Sedimentary architecture and evolution of Halimeda bioherms in the Great Barrier Reef

The calcareous green alga Halimeda is a major contributor to inter-reef carbonate sediment deposits along the entire northern Great Barrier Reef. Built up over millennial timescales, the Halimeda bioherms are the most extensive, actively accumulating Halimeda deposits in the world. These deposits extend back to the pre-Holocene, preserving evidence of global climate change, glaciations and sea level changes, often prior to coral colonisation as the earlier Holocene conditions were more conducive to the growth of Halimeda than coral. Halimeda bioherms are therefore particularly important for understanding the history of reef development in the Great Barrier Reef.

This multi-disciplinary research project builds on earlier seabed mapping work, and investigates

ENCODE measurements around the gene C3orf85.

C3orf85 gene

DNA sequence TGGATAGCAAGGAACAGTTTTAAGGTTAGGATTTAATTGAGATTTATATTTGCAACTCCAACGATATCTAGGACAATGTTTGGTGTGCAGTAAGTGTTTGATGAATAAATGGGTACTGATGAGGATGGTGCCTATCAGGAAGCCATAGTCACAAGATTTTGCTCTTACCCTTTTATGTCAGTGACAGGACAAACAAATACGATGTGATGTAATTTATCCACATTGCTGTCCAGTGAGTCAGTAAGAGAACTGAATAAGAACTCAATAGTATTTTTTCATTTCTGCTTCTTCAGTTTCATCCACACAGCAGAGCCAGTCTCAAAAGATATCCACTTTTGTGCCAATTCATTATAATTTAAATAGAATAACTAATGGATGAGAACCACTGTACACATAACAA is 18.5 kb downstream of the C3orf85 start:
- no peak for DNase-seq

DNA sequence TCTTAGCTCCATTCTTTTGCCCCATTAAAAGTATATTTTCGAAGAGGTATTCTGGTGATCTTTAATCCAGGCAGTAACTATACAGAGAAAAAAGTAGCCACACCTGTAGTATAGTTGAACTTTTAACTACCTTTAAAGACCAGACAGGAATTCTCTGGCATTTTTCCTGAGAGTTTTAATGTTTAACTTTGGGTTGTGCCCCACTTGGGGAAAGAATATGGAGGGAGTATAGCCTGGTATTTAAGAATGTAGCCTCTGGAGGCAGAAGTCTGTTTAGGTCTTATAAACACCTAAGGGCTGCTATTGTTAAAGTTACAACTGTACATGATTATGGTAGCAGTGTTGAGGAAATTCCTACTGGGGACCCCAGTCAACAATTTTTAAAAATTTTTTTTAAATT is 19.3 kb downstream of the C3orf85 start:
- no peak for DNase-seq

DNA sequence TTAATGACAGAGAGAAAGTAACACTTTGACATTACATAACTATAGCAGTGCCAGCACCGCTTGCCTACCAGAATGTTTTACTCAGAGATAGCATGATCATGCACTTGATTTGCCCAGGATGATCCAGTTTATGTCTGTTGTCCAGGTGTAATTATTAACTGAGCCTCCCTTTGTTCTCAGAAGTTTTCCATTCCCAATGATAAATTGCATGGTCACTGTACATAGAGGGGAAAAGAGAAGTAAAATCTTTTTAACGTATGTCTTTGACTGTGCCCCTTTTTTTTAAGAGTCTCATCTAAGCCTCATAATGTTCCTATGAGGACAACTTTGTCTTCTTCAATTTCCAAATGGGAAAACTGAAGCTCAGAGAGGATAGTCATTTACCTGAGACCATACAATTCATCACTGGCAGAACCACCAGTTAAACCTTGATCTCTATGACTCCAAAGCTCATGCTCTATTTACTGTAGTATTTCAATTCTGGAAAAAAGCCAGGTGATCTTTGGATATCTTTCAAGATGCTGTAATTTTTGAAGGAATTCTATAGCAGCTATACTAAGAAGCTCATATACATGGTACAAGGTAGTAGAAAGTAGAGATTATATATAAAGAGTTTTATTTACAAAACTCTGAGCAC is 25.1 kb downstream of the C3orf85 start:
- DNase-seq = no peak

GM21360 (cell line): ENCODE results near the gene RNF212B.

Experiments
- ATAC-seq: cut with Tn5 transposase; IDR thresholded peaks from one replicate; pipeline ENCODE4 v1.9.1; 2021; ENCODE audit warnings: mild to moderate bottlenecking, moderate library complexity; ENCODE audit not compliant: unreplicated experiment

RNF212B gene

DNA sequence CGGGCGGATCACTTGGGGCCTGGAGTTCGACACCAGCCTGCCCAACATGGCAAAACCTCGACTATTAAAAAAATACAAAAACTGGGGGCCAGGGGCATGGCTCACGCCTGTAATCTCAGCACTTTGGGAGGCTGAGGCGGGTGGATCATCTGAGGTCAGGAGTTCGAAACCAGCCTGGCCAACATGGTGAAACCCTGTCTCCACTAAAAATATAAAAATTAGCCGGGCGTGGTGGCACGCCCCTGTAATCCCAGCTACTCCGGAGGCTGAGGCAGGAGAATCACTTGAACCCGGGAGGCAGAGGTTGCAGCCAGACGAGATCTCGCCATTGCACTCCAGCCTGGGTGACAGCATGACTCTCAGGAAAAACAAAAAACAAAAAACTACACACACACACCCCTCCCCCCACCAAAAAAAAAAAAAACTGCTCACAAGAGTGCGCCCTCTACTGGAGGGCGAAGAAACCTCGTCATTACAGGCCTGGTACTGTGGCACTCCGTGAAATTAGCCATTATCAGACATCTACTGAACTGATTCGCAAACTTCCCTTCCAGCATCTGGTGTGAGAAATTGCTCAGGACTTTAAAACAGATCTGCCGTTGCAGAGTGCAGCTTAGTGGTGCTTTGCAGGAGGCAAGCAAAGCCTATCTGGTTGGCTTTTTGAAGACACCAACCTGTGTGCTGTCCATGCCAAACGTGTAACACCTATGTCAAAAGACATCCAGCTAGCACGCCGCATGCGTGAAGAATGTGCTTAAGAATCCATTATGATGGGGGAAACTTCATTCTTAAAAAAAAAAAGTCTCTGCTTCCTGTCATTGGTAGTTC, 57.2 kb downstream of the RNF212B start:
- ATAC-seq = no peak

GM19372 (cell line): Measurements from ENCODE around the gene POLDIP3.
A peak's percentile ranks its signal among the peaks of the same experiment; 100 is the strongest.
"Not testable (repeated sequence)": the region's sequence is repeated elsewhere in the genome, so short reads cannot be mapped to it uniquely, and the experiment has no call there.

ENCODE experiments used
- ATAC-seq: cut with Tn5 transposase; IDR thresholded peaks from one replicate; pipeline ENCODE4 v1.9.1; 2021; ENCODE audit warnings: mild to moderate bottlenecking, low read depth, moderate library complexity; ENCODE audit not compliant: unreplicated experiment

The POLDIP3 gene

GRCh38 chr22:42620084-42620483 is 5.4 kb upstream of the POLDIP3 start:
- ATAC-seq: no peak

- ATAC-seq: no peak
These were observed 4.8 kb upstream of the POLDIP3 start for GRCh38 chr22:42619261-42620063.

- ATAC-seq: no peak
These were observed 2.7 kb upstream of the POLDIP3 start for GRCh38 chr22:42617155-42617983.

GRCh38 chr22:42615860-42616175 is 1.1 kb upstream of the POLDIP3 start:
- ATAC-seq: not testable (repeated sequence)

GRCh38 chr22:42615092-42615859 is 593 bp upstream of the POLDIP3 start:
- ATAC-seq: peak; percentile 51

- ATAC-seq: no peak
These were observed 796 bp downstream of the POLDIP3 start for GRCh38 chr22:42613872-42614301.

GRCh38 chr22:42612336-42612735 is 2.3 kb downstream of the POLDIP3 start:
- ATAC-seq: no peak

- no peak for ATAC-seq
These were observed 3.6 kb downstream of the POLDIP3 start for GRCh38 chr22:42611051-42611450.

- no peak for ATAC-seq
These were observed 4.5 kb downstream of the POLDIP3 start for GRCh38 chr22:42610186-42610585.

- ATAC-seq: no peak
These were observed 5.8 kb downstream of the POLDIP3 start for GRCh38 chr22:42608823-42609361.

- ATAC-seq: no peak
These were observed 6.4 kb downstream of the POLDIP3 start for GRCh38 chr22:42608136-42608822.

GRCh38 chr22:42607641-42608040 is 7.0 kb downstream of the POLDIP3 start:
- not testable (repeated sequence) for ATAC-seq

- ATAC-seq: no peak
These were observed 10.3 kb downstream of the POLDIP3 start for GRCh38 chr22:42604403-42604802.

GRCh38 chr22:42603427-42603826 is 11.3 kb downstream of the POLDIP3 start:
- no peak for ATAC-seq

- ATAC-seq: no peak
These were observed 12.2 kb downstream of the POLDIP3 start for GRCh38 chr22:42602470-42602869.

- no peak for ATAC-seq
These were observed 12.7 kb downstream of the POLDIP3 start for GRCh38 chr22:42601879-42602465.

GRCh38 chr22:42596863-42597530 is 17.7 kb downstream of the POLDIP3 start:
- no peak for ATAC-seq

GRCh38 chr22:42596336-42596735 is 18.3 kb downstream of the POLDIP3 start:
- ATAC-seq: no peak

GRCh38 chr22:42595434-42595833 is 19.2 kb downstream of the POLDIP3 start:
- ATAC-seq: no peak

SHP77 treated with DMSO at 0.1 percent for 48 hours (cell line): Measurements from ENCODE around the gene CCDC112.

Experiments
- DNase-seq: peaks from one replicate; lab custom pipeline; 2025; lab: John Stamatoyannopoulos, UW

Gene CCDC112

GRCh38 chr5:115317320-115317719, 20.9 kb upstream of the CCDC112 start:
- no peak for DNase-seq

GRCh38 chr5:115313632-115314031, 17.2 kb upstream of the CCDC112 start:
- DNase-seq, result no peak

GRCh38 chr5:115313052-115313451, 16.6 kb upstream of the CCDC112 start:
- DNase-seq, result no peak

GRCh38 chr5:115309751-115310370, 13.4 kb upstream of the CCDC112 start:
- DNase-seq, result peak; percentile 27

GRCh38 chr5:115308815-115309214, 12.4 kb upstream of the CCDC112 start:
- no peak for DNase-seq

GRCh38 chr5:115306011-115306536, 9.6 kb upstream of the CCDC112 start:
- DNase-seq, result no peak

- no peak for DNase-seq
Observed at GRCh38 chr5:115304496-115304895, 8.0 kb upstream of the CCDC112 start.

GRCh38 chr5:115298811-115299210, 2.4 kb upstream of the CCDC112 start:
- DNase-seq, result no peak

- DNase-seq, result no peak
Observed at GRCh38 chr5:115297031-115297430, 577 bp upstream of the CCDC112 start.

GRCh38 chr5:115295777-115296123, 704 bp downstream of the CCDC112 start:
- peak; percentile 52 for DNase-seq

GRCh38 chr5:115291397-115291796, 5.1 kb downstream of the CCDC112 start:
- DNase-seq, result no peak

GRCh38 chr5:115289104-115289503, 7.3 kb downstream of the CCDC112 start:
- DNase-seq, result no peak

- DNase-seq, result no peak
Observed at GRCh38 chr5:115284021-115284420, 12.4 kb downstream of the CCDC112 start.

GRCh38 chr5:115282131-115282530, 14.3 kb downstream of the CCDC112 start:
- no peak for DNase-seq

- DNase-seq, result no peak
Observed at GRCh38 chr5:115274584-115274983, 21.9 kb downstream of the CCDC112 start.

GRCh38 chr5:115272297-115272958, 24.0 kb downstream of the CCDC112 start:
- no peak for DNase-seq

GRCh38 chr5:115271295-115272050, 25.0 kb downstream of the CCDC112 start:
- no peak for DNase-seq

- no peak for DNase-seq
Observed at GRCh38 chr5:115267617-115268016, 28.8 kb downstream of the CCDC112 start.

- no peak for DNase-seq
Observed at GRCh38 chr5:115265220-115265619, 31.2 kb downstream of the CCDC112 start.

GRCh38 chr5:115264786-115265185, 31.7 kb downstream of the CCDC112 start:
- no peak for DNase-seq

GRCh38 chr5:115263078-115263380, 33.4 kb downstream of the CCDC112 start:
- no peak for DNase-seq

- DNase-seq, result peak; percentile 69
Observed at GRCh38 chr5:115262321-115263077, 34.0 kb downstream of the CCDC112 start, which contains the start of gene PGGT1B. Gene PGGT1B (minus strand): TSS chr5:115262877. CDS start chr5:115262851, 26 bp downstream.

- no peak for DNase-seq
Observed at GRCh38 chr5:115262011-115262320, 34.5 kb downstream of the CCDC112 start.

• the spatial distribution and morphological variation of the Halimeda bioherms
  • their relationship to the surrounding undersea landscape (channels, passages, and submarine canyons) and key oceanographic processes
  • new 3D models explaining their origin and development on the northern continental shelf, and
  • their importance as modern, structurally complex inter-reef benthic habitat, supporting ecosystem function and biodiversity in the northern Great Barrier Reef.

Project supervisor: Dr Luke Nothdurft
Associate supervisor: Dr Jody Webster


Image credit: Dr Emma Kennedy

Chief Investigators

Underwater photograph of Halimeda bioherms taken by Dr Emma Kennedy